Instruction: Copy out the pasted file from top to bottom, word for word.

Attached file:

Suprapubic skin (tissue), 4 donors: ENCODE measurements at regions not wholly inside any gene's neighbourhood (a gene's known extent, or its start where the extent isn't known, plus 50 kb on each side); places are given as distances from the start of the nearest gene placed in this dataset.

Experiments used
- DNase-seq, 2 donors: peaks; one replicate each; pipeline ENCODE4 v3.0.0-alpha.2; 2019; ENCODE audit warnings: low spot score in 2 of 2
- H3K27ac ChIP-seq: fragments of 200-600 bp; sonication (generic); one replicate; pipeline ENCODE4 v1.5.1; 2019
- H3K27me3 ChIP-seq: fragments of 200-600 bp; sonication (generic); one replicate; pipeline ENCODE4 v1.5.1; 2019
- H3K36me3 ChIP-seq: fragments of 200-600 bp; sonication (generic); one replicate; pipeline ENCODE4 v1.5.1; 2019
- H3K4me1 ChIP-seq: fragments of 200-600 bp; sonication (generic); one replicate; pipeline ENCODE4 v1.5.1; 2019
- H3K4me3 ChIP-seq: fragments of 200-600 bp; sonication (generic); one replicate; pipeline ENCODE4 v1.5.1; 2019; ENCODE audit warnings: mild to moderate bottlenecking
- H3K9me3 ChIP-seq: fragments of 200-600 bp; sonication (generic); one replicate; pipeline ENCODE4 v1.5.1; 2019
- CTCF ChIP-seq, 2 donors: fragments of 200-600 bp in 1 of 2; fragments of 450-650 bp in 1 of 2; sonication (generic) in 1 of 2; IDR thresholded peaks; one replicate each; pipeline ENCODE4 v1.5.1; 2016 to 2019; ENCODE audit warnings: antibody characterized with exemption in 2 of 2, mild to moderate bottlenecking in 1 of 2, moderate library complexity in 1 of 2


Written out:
Suprapubic skin (tissue), 4 donors: ENCODE measurements at regions not wholly inside any gene's neighbourhood (a gene's known extent, or its start where the extent isn't known, plus 50 kb on each side); places are given as distances from the start of the nearest gene placed in this dataset.

Experiments used
- DNase-seq, 2 donors: peaks; one replicate each; pipeline ENCODE4 v3.0.0-alpha.2; 2019; ENCODE audit warnings: low spot score in 2 of 2
- H3K27ac ChIP-seq: fragments of 200-600 bp; sonication (generic); one replicate; pipeline ENCODE4 v1.5.1; 2019
- H3K27me3 ChIP-seq: fragments of 200-600 bp; sonication (generic); one replicate; pipeline ENCODE4 v1.5.1; 2019
- H3K36me3 ChIP-seq: fragments of 200-600 bp; sonication (generic); one replicate; pipeline ENCODE4 v1.5.1; 2019
- H3K4me1 ChIP-seq: fragments of 200-600 bp; sonication (generic); one replicate; pipeline ENCODE4 v1.5.1; 2019
- H3K4me3 ChIP-seq: fragments of 200-600 bp; sonication (generic); one replicate; pipeline ENCODE4 v1.5.1; 2019; ENCODE audit warnings: mild to moderate bottlenecking
- H3K9me3 ChIP-seq: fragments of 200-600 bp; sonication (generic); one replicate; pipeline ENCODE4 v1.5.1; 2019
- CTCF ChIP-seq, 2 donors: fragments of 200-600 bp in 1 of 2; fragments of 450-650 bp in 1 of 2; sonication (generic) in 1 of 2; IDR thresholded peaks; one replicate each; pipeline ENCODE4 v1.5.1; 2016 to 2019; ENCODE audit warnings: antibody characterized with exemption in 2 of 2, mild to moderate bottlenecking in 1 of 2, moderate library complexity in 1 of 2